In which I get a lovely flight of a lovely aeroplane and continue to try and crack some of the continuing niggles in the circuit and up and downs in the landings.
Undeterred by the clouds topping Kilvey Hill, and with the promise of both a trip in Richard (another forumite)’s Beagle Pup, and a lift to the airport, I fairly bounded out of the house.
The weather was still a little ropey when we arrived, but a bimble around Gower was definitely doable.
As the Pup was recently migrated from Cardiff, the “small airport grapevine” had not yet managed to achieve the everyone-knows-everyone associated with it. Therefore, the first task was to convince the lady at reception that we weren’t wandering lunatics and would she please buzz the door to let us airside.
This achieved, we headed out towards a very pretty little blue and white aeroplane which I liked the look of instantly. I liked it all the more when while talking me through the particulars of the walkaround Richard prompted me to have a feel of the aileron movement. Duly giving them a waggle, I made a noise best written as “Ooh!” (sort of a 4-year-old on Christmas morning kind of sound) at how light they were. Nice nice.
Having established that everything which should move did and everything that shouldn’t didn’t, we climbed inside. A few contortions required–it’s not a large aeroplane and you have to get your leg the other side of the stick somehow, so I was grateful to be scrawny and relatively agile.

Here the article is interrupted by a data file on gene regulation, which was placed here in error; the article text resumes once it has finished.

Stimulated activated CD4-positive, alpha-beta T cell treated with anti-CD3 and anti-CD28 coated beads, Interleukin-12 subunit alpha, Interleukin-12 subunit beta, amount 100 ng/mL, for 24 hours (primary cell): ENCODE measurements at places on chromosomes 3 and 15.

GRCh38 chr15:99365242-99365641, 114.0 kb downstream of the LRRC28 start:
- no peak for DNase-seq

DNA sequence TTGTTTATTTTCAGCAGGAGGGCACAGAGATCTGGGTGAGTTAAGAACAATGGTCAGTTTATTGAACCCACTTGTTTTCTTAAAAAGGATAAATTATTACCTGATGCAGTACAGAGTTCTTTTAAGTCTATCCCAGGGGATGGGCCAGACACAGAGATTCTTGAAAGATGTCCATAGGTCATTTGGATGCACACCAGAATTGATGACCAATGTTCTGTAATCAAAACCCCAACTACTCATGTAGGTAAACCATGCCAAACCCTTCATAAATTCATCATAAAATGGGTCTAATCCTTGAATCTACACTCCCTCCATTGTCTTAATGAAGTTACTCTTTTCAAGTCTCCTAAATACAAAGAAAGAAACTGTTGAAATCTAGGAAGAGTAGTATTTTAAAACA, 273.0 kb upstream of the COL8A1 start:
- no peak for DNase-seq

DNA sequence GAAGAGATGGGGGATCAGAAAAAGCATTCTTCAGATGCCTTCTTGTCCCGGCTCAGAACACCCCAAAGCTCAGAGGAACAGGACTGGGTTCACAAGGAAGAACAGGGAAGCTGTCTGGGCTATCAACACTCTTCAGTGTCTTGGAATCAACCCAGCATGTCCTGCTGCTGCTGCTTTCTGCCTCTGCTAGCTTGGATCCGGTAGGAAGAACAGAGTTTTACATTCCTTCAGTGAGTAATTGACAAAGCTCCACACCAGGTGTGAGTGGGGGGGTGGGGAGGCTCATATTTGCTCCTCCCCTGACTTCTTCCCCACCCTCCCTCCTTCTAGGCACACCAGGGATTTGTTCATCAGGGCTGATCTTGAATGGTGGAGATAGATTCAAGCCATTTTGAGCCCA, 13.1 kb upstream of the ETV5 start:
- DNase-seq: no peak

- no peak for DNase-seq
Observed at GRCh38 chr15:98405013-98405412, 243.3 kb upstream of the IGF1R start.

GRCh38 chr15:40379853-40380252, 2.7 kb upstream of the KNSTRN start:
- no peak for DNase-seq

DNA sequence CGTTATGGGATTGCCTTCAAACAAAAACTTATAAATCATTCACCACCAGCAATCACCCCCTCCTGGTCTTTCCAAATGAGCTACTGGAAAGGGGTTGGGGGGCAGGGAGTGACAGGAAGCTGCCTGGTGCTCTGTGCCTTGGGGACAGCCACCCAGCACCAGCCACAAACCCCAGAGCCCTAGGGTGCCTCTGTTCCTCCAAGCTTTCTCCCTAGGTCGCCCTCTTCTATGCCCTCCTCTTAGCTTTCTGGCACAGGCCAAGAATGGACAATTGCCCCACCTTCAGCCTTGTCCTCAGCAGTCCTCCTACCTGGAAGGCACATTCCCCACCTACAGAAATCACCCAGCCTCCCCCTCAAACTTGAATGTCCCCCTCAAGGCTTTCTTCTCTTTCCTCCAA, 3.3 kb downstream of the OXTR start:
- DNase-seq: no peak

We taxyed over to get some fuel, where we had a quick chat with Laurie who’d taught Richard at one time. Conversation inevitably turned to the weather which was still looking a bit mucky. Keith, the other instructor, had already done a circuit in one of the Pembrey aeroplanes and had to come back down.
Nevertheless off we set. The wind was on 28, the rather shorter, narrower runway but wasn’t especially strong in any case. I was keeping a sharp eye out, as my circuit lesson later in the day would be on this runway and it wasn’t one I’d used before.
ATC asked us if we could give them a bit of a weather report when we were airborne.
Once we were up it became quite a lot clearer. Outright stroppy weather had decided to sit right over the runways. It was broken cloud at around 900′ around the airfield itself but largely clear once you got a bit further away.
The plan was a nice scenic route following the coast around the peninsula then back across Gower to Fairwood. Very generously Richard let me do most of the flying, turning it over to me once we were up at a sensible height.
Nicely trimmed it seemed very stable, you got the impression you could break out a packed lunch and the aeroplane would stay where you’d put it. Then the first cautious turn I did put a big grin on my face immediately. The ever-so-responsive controls were an absolute delight and obvious a massive contrast with the school Tomahawks, fond though I am of them. The ‘proper’ trim tabs were another novelty and very noticeably different feel to the spring loaded yoke variety I was used to hauling away at.